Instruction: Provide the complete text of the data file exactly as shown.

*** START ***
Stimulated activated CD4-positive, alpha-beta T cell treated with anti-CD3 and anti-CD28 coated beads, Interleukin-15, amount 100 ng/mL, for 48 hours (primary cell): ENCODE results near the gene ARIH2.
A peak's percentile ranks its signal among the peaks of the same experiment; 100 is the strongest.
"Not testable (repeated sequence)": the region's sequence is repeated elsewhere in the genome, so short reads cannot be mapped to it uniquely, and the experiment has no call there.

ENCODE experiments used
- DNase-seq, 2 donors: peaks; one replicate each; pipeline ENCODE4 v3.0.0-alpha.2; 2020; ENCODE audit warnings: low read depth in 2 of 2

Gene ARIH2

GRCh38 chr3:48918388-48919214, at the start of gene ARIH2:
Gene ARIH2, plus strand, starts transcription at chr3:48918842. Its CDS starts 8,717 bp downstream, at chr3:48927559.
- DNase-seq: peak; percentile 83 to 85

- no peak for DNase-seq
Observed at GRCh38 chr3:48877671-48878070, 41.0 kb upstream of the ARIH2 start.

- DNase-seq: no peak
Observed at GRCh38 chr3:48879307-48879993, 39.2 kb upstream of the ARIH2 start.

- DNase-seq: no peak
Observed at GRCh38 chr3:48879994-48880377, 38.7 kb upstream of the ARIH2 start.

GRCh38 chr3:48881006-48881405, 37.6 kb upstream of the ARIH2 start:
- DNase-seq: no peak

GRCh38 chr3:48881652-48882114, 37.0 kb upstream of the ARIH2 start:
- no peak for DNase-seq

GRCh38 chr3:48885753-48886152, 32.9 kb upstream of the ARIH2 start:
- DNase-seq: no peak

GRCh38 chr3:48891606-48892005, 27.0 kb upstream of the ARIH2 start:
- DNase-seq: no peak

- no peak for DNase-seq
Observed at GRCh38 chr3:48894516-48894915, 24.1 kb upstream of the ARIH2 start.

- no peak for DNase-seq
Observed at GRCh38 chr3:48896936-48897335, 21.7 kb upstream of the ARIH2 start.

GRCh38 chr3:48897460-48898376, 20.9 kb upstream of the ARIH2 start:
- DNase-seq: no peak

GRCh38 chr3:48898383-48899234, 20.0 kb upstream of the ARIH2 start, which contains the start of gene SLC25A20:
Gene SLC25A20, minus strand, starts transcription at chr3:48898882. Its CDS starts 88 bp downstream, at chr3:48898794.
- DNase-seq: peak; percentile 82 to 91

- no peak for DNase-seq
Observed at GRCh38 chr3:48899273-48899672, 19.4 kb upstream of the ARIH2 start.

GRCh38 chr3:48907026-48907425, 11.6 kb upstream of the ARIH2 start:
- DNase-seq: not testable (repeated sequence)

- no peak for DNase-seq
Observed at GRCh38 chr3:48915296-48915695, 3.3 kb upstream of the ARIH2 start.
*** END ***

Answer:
Stimulated activated CD4-positive, alpha-beta T cell treated with anti-CD3 and anti-CD28 coated beads, Interleukin-15, amount 100 ng/mL, for 48 hours (primary cell): ENCODE results near the gene ARIH2.
A peak's percentile ranks its signal among the peaks of the same experiment; 100 is the strongest.
"Not testable (repeated sequence)": the region's sequence is repeated elsewhere in the genome, so short reads cannot be mapped to it uniquely, and the experiment has no call there.

ENCODE experiments used
- DNase-seq, 2 donors: peaks; one replicate each; pipeline ENCODE4 v3.0.0-alpha.2; 2020; ENCODE audit warnings: low read depth in 2 of 2

Gene ARIH2

GRCh38 chr3:48918388-48919214, at the start of gene ARIH2:
Gene ARIH2, plus strand, starts transcription at chr3:48918842. Its CDS starts 8,717 bp downstream, at chr3:48927559.
- DNase-seq: peak; percentile 83 to 85

- no peak for DNase-seq
Observed at GRCh38 chr3:48877671-48878070, 41.0 kb upstream of the ARIH2 start.

- DNase-seq: no peak
Observed at GRCh38 chr3:48879307-48879993, 39.2 kb upstream of the ARIH2 start.

- DNase-seq: no peak
Observed at GRCh38 chr3:48879994-48880377, 38.7 kb upstream of the ARIH2 start.

GRCh38 chr3:48881006-48881405, 37.6 kb upstream of the ARIH2 start:
- DNase-seq: no peak

GRCh38 chr3:48881652-48882114, 37.0 kb upstream of the ARIH2 start:
- no peak for DNase-seq

GRCh38 chr3:48885753-48886152, 32.9 kb upstream of the ARIH2 start:
- DNase-seq: no peak

GRCh38 chr3:48891606-48892005, 27.0 kb upstream of the ARIH2 start:
- DNase-seq: no peak

- no peak for DNase-seq
Observed at GRCh38 chr3:48894516-48894915, 24.1 kb upstream of the ARIH2 start.

- no peak for DNase-seq
Observed at GRCh38 chr3:48896936-48897335, 21.7 kb upstream of the ARIH2 start.

GRCh38 chr3:48897460-48898376, 20.9 kb upstream of the ARIH2 start:
- DNase-seq: no peak

GRCh38 chr3:48898383-48899234, 20.0 kb upstream of the ARIH2 start, which contains the start of gene SLC25A20:
Gene SLC25A20, minus strand, starts transcription at chr3:48898882. Its CDS starts 88 bp downstream, at chr3:48898794.
- DNase-seq: peak; percentile 82 to 91

- no peak for DNase-seq
Observed at GRCh38 chr3:48899273-48899672, 19.4 kb upstream of the ARIH2 start.

GRCh38 chr3:48907026-48907425, 11.6 kb upstream of the ARIH2 start:
- DNase-seq: not testable (repeated sequence)

- no peak for DNase-seq
Observed at GRCh38 chr3:48915296-48915695, 3.3 kb upstream of the ARIH2 start.